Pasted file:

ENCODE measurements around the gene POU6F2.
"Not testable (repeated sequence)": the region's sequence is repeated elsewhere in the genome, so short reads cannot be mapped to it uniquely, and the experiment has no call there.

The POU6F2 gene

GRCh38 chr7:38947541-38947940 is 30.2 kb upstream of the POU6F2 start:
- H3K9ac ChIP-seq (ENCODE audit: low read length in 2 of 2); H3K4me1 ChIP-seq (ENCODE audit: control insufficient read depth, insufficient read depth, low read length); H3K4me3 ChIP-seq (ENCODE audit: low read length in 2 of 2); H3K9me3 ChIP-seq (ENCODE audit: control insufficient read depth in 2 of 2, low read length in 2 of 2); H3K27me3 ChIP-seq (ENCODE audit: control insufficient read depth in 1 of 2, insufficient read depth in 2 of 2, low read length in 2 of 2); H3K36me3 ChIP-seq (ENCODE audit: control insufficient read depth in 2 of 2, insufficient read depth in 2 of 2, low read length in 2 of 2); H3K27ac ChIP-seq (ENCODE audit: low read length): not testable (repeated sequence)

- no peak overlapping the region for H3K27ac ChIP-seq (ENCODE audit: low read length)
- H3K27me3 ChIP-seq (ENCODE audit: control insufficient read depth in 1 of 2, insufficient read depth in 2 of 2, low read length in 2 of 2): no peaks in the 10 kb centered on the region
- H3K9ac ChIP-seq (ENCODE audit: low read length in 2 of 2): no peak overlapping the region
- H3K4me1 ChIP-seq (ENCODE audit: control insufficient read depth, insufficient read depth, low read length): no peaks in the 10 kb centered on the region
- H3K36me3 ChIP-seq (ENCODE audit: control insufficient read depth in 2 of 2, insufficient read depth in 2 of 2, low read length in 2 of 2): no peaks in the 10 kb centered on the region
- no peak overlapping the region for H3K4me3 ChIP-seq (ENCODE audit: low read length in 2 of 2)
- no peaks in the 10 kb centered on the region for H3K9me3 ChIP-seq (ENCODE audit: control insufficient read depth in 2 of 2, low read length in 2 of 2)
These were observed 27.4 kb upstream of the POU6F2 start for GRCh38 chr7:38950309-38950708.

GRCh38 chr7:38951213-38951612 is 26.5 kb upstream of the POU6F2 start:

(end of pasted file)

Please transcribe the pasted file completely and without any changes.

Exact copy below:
ENCODE measurements around the gene POU6F2.
"Not testable (repeated sequence)": the region's sequence is repeated elsewhere in the genome, so short reads cannot be mapped to it uniquely, and the experiment has no call there.

The POU6F2 gene

GRCh38 chr7:38947541-38947940 is 30.2 kb upstream of the POU6F2 start:
- H3K9ac ChIP-seq (ENCODE audit: low read length in 2 of 2); H3K4me1 ChIP-seq (ENCODE audit: control insufficient read depth, insufficient read depth, low read length); H3K4me3 ChIP-seq (ENCODE audit: low read length in 2 of 2); H3K9me3 ChIP-seq (ENCODE audit: control insufficient read depth in 2 of 2, low read length in 2 of 2); H3K27me3 ChIP-seq (ENCODE audit: control insufficient read depth in 1 of 2, insufficient read depth in 2 of 2, low read length in 2 of 2); H3K36me3 ChIP-seq (ENCODE audit: control insufficient read depth in 2 of 2, insufficient read depth in 2 of 2, low read length in 2 of 2); H3K27ac ChIP-seq (ENCODE audit: low read length): not testable (repeated sequence)

- no peak overlapping the region for H3K27ac ChIP-seq (ENCODE audit: low read length)
- H3K27me3 ChIP-seq (ENCODE audit: control insufficient read depth in 1 of 2, insufficient read depth in 2 of 2, low read length in 2 of 2): no peaks in the 10 kb centered on the region
- H3K9ac ChIP-seq (ENCODE audit: low read length in 2 of 2): no peak overlapping the region
- H3K4me1 ChIP-seq (ENCODE audit: control insufficient read depth, insufficient read depth, low read length): no peaks in the 10 kb centered on the region
- H3K36me3 ChIP-seq (ENCODE audit: control insufficient read depth in 2 of 2, insufficient read depth in 2 of 2, low read length in 2 of 2): no peaks in the 10 kb centered on the region
- no peak overlapping the region for H3K4me3 ChIP-seq (ENCODE audit: low read length in 2 of 2)
- no peaks in the 10 kb centered on the region for H3K9me3 ChIP-seq (ENCODE audit: control insufficient read depth in 2 of 2, low read length in 2 of 2)
These were observed 27.4 kb upstream of the POU6F2 start for GRCh38 chr7:38950309-38950708.

GRCh38 chr7:38951213-38951612 is 26.5 kb upstream of the POU6F2 start: